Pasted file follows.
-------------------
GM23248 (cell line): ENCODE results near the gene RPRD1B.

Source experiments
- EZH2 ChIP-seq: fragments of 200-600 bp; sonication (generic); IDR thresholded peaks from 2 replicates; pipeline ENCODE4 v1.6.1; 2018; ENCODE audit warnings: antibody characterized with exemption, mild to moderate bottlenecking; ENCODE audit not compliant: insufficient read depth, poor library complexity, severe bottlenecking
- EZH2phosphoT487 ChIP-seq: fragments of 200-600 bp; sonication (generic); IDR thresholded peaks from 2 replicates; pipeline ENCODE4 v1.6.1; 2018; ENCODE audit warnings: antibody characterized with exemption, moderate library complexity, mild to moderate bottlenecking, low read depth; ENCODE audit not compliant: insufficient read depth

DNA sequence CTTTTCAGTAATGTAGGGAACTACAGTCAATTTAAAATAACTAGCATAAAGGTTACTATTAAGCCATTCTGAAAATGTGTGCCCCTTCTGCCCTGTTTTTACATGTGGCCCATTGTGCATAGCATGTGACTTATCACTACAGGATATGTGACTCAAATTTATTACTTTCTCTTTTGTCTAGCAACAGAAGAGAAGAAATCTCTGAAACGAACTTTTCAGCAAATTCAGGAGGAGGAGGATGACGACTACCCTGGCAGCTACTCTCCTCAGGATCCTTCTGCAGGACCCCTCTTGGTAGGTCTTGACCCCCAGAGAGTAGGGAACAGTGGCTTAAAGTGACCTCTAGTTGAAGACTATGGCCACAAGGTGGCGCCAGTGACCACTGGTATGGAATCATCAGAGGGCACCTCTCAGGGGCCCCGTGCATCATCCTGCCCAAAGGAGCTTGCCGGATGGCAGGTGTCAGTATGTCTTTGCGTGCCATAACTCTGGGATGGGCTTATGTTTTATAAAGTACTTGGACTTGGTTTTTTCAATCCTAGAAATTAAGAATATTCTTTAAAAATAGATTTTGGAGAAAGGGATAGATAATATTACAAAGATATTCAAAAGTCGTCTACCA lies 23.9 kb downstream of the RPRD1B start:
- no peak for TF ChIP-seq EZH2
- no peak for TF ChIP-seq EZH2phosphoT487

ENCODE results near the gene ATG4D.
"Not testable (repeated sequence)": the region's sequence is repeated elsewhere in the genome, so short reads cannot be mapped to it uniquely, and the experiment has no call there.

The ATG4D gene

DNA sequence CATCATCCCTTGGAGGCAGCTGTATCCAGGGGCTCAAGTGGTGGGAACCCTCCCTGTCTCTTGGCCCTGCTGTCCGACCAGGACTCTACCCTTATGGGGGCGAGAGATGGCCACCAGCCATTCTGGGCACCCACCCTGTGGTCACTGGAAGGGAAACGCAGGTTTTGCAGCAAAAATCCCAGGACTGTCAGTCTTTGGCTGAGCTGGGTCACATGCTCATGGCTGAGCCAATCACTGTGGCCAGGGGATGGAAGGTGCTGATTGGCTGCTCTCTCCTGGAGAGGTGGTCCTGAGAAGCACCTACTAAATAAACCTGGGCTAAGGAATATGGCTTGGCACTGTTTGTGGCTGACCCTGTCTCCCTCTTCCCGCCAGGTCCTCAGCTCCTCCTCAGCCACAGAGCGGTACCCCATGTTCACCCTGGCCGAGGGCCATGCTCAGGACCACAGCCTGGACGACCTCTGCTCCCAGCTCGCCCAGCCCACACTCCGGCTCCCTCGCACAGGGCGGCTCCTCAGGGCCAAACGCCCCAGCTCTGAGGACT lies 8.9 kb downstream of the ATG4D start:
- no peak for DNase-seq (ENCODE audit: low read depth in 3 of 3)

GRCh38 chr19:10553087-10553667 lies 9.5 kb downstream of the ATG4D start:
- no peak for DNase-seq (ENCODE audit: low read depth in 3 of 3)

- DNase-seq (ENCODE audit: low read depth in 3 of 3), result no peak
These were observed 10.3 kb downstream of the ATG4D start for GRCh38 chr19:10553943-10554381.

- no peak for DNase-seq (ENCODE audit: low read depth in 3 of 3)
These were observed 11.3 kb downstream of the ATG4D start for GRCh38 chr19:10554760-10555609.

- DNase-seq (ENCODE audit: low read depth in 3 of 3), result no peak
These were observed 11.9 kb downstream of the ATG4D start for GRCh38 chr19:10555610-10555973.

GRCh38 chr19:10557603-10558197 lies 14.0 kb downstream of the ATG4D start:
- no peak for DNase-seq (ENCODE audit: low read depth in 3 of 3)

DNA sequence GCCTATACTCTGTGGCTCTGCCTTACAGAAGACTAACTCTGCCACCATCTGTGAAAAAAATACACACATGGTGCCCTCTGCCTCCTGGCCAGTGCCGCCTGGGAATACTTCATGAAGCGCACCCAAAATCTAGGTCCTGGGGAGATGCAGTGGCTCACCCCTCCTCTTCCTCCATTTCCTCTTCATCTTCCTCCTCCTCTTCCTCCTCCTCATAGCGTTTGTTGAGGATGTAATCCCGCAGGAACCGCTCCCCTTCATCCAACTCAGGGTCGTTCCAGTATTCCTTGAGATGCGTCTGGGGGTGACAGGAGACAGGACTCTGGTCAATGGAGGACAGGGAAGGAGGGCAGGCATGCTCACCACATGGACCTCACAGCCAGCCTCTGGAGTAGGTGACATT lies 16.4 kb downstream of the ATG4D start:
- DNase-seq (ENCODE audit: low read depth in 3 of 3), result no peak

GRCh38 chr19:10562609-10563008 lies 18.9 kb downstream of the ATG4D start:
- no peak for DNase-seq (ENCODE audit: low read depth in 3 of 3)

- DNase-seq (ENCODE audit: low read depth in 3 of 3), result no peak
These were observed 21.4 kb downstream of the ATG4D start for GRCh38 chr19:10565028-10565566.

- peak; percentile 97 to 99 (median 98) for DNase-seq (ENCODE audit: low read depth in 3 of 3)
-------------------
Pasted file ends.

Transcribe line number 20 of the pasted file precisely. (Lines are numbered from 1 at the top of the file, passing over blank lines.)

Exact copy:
These were observed 11.9 kb downstream of the ATG4D start for GRCh38 chr19:10555610-10555973.